Sequoia Financial Group has reported a 10.7 per cent decrease in revenue to $131.5 million and a 55.6 per cent fall in operating profit to $5.5 million as part of its FY23 results.
Chief executive officer Garry Crole and chairman John Larsen acknowledged that the figures, which included discontinued operations, were a “disappointment” on the surface.
Notably, the results were impacted by non-recurring items including claims and penalties of $2.0 million in expenses, unrealised loss on share portfolio of $0.7 million, and lower revenue earned on structured products of $1.3 million attributed to economic uncertainty conditions.
After non-recurring items, revenue and operating profit for continuing businesses were down by 10.8 per cent and 12.3 per cent, respectively, but Sequoia asserted that it had ended the year with a far stronger balance sheet and its core business once again experiencing strong growth.
In a statement, Mr Crole said that FY23 was a “year of transition for Sequoia”.
“The year tested the resilience of the financial services industry with rising interest rates, global inflation, a reduction in the available adviser pool and a heavy fall in market volumes,” he said.
“Positively, we navigated the delicate balancing act of maintaining profitability while absorbing increased operational expenses from an inflationary market in addition to several significant non-recurring expenses.”
Sequoia’s licensees services division recorded a 5 per cent increase in adviser numbers over the financial year despite the contraction seen in the industry overall. Revenue in the division increased by 23 per cent to $77.9 million.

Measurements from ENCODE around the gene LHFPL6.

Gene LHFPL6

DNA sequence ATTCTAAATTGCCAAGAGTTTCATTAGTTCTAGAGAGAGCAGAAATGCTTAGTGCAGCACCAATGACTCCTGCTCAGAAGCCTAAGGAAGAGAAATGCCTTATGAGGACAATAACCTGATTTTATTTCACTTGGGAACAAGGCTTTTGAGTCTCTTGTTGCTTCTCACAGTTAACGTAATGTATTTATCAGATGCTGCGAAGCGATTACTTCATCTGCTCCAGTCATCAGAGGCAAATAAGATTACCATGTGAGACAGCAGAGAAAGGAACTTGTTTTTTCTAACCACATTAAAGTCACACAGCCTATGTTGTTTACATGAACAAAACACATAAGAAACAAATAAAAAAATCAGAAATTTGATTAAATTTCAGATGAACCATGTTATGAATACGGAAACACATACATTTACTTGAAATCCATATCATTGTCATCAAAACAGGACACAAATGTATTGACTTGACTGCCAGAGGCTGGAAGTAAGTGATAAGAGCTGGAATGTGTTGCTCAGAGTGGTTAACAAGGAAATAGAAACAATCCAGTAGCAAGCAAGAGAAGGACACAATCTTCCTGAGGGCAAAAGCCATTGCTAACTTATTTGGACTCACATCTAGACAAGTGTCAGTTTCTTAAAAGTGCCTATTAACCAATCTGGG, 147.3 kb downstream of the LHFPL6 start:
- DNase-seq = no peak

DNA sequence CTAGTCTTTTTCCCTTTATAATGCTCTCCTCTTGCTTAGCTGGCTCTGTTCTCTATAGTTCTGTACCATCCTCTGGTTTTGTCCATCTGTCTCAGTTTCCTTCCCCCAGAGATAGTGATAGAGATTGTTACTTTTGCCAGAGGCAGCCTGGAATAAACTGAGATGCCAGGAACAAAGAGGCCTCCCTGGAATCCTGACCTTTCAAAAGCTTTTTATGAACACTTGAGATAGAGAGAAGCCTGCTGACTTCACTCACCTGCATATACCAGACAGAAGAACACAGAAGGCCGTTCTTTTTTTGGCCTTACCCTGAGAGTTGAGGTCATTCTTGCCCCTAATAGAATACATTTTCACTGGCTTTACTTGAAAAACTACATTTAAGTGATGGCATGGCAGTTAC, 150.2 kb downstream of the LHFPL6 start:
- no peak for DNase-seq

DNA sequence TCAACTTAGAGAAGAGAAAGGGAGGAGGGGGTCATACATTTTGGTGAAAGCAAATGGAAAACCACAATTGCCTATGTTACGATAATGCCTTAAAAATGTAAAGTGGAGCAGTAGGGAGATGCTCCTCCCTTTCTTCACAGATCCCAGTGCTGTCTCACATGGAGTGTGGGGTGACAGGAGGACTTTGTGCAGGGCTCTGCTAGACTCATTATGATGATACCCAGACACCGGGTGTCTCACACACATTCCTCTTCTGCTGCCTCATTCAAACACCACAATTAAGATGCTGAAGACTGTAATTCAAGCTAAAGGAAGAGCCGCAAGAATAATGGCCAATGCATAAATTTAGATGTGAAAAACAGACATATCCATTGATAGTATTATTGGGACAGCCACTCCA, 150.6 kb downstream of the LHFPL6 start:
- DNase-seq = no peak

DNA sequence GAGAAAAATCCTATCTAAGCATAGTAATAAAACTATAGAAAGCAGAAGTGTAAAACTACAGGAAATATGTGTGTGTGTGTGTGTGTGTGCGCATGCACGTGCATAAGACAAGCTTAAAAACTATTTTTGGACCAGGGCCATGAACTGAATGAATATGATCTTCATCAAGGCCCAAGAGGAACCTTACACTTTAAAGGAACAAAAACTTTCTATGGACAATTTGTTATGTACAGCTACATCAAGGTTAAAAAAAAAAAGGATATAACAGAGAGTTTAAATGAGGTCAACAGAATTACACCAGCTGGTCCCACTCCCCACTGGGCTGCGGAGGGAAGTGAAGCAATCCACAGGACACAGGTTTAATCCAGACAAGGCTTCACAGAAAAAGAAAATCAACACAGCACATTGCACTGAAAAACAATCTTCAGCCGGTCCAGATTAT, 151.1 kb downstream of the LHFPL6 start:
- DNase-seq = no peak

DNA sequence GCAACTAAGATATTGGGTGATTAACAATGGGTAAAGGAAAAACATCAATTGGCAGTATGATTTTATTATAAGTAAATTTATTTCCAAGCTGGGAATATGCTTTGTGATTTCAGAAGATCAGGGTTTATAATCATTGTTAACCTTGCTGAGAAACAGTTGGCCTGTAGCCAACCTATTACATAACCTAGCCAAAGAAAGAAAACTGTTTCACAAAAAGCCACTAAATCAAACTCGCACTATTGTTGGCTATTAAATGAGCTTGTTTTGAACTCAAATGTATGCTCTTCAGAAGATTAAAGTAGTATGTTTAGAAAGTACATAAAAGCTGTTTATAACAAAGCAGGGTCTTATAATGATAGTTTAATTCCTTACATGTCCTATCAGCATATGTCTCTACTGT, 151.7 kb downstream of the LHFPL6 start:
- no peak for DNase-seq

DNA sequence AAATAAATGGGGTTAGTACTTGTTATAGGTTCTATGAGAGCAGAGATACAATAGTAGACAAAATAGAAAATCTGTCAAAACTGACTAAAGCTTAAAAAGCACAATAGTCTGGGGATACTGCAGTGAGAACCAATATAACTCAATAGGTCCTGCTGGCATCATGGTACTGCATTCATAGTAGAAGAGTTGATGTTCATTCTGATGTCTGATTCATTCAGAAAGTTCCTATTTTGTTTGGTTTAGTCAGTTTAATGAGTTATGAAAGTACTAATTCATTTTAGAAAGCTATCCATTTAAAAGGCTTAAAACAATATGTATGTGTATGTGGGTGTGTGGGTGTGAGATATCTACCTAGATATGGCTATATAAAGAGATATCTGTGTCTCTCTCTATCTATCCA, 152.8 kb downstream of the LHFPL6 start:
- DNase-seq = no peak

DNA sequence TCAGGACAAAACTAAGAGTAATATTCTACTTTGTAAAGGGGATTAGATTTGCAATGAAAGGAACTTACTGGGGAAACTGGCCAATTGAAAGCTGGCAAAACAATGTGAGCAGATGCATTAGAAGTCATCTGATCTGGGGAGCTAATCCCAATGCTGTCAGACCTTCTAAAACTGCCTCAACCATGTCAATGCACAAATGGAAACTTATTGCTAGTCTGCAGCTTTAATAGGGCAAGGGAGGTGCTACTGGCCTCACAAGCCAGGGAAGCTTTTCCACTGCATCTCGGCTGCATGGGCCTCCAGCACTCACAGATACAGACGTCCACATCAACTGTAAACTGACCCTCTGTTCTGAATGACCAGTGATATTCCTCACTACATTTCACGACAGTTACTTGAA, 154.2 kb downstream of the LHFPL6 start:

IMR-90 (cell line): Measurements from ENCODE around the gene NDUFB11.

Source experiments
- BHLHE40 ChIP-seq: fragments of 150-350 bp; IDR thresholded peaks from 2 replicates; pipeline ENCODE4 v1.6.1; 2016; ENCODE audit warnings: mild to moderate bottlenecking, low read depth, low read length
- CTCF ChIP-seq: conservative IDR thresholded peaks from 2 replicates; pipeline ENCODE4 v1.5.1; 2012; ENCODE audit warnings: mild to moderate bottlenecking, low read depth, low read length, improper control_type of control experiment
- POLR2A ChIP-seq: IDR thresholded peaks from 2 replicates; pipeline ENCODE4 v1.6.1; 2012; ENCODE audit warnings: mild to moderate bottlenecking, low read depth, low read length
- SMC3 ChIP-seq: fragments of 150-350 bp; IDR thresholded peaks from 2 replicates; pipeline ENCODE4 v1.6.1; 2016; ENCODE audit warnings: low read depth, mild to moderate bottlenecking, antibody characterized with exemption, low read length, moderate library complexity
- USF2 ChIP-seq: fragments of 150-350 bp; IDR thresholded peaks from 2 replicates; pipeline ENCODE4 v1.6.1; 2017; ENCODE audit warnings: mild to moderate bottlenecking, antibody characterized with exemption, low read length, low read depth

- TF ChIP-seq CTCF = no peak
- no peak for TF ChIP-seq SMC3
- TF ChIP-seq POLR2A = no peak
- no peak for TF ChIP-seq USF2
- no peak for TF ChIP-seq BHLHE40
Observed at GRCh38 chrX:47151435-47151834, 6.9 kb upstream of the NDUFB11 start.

Non-recurring expenses were said to have distorted the licensees services division’s operating profit, which sat at $3.8 million in FY23, by approximately $1.6 million, mainly due to the settlement of professional indemnity claims associated with advice provided back in 2019.
When removing these non-recurring items, Sequoia said the licensees services division met the firm’s 15 per cent target return with an operating profit of nearly $6.0 million.
The equity markets division suffered a 40 per cent decline in revenue to $41.7 million and a $4 million drop in operating profit amid adverse market conditions in local equity markets, global market volatility, commodity price increases, and the costs of buying cover.
Revenue in the direct investments segment increased by 16 per cent to $3.0 million but with an operating loss of $0.2 million that Sequoia described as a “significant budget miss”. This underperformance was attributed to acquisitions that failed to meet expectations.
Meanwhile, revenue in professional services rose by 9.0 per cent to $8.5 million with a slight increase in operating profit to $2.4 million.
“Sequoia is a profitable, growing, and well capitalised financial services business seeking to generate >15 per cent returns from all four divisions,” said Mr Crole.
“Following a strong finish to FY23, a solid start to FY24, especially from our equity markets division, the company is well positioned to deliver further growth in profits and shareholder returns.”
Notable developments highlighted by the firm during the financial year included the divestment of 80 per cent of Morrison Securities to New Quantum Holdings. Sequoia has now received a total cash consideration of $40.5 million and will maintain a 20 per cent interest in Morrison.
“This pool of liquid capital will allow us to fund further acquisitions with cash rather than via the dilutionary effect of issuing new shares,” Sequoia said.
“We expect organic growth within all four operating divisions with our focus being on acquisitions within our licensees services and professional services divisions.”
Jon Bragg is a journalist for Momentum Media's Investor Daily, nestegg and ifa. He enjoys writing about a wide variety of financial topics and issues and exploring the many implications they have on all aspects of life.